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    Wow, Thanks taking the time to make the diagram! Should make that a sticky topic. I'm sure it will definitely help someone in the future.

    I ended up running out last night and picking up a ball joint separator. I managed to get them off, but I still can't believe the amount of force it took. Then it was a gun shot when they released. I analyzed the mushrooming before hand to see if it had expanded enough to effect movement. I didn't think I damaged it that much. Once it went, it bloody well exploded apart. Both sides. Wow.

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    Good result. Sounds as though they were overtightened in the past.

    This is the method i use, only with a steel block behind if possible.

    https://www.youtube.com/watch?v=ZWtk3e5oDwQ
    Last edited by olzed; 06-28-2014 at 10:31 PM.

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    Works for me.

    Carl B.

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    Good job. I agree with olzed. Sounds like someone overtightened them maybe trying to get to the next opening in the castle nut.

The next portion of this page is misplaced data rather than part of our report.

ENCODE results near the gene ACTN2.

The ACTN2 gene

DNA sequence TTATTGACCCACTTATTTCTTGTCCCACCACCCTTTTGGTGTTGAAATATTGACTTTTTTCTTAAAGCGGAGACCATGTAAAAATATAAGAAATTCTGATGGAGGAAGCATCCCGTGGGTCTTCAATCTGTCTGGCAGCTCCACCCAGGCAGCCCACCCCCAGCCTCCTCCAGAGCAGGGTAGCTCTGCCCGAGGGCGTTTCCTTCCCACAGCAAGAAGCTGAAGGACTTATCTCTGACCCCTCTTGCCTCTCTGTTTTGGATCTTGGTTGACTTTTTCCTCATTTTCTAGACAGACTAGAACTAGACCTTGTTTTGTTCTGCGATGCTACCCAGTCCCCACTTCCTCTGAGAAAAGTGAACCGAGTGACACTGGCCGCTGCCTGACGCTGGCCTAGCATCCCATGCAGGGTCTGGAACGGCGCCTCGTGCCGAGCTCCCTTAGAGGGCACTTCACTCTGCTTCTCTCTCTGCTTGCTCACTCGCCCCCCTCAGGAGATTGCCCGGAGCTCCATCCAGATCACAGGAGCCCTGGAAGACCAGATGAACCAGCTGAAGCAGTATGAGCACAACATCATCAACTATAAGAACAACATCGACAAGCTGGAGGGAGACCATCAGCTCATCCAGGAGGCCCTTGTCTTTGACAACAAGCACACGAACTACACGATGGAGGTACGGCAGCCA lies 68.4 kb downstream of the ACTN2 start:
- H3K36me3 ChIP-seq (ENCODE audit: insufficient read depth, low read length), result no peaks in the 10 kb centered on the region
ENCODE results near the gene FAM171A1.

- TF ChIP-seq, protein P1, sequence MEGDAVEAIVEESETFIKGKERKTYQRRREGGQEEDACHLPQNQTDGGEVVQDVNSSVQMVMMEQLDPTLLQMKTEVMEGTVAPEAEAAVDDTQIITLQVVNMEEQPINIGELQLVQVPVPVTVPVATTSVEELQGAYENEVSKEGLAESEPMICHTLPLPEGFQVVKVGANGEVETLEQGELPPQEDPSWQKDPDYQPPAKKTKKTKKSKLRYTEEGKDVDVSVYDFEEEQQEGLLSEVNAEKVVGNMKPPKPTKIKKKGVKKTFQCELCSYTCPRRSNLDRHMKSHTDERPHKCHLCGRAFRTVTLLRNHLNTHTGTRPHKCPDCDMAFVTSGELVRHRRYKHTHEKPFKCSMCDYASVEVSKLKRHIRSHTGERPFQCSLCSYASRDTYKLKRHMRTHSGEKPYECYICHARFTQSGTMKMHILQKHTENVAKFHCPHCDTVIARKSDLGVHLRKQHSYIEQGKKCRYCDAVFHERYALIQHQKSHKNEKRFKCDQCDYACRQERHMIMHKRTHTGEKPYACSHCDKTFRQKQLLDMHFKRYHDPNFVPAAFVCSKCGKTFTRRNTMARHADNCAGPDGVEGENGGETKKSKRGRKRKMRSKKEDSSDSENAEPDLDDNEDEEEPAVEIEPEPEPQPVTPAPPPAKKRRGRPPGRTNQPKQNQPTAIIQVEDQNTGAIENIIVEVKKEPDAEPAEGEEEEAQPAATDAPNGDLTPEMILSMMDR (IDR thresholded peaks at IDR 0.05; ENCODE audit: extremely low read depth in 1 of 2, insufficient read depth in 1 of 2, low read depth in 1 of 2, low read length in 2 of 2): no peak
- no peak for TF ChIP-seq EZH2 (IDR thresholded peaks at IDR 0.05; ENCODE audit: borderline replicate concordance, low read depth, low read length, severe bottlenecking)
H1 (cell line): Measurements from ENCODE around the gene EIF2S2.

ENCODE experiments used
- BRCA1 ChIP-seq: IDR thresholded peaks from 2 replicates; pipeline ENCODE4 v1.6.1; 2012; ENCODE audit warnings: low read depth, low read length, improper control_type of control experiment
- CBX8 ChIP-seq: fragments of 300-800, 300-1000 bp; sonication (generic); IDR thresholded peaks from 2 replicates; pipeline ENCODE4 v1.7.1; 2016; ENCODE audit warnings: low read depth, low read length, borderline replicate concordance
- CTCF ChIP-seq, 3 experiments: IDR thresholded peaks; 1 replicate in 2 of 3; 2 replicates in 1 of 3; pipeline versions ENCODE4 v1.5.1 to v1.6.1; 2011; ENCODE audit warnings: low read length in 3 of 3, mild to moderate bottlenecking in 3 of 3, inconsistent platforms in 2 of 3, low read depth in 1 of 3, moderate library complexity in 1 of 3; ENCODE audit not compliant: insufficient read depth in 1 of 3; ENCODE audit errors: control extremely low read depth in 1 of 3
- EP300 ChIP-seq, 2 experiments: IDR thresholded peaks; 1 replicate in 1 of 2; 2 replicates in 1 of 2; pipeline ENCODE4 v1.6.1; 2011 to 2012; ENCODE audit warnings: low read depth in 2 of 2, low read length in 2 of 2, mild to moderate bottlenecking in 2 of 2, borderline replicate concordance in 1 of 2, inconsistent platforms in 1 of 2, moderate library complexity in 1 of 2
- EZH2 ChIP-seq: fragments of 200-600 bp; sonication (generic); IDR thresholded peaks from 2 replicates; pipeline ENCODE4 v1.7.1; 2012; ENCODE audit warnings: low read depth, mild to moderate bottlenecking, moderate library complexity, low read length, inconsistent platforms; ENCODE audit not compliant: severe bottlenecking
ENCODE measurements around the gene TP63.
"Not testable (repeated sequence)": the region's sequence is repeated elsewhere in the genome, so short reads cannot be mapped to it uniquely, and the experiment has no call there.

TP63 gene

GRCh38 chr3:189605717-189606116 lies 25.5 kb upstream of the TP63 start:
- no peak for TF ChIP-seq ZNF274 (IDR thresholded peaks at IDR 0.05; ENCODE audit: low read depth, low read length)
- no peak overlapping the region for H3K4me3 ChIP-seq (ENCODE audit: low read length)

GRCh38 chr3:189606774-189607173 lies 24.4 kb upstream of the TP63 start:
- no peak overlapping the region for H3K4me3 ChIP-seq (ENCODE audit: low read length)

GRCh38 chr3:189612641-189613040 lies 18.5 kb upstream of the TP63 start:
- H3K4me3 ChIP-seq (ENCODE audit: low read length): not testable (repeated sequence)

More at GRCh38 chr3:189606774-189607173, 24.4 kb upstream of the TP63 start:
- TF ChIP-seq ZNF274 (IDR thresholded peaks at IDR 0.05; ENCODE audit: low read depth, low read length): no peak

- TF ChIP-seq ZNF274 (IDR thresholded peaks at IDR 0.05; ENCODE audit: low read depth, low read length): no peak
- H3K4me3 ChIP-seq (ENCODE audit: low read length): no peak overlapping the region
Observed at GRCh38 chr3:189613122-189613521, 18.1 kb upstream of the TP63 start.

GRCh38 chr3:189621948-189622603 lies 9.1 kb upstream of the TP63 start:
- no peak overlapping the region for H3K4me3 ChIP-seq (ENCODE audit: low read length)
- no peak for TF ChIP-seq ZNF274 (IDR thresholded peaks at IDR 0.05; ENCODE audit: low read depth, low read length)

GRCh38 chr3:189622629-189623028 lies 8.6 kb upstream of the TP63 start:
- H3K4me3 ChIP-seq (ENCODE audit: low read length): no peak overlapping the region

If you tighten them to the torque quoted in the FSM specs, you can nudge them a little further to the next castle nut opening without overtightening them. You probably wont be removing them again, but if so or the next owner you have an easier job getting them free.

    Chas
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    Original colour: 305 Light Blue. The PO changed it to Red

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    I've only used a ball joint separator on such tasks, but just in case you don't know, stand clear when using it. Every time I've used it the two pieces blow away from each other. From the looks of the tool, you'd assume it slowly separates them, but yeah... they tend to loudly pop apart.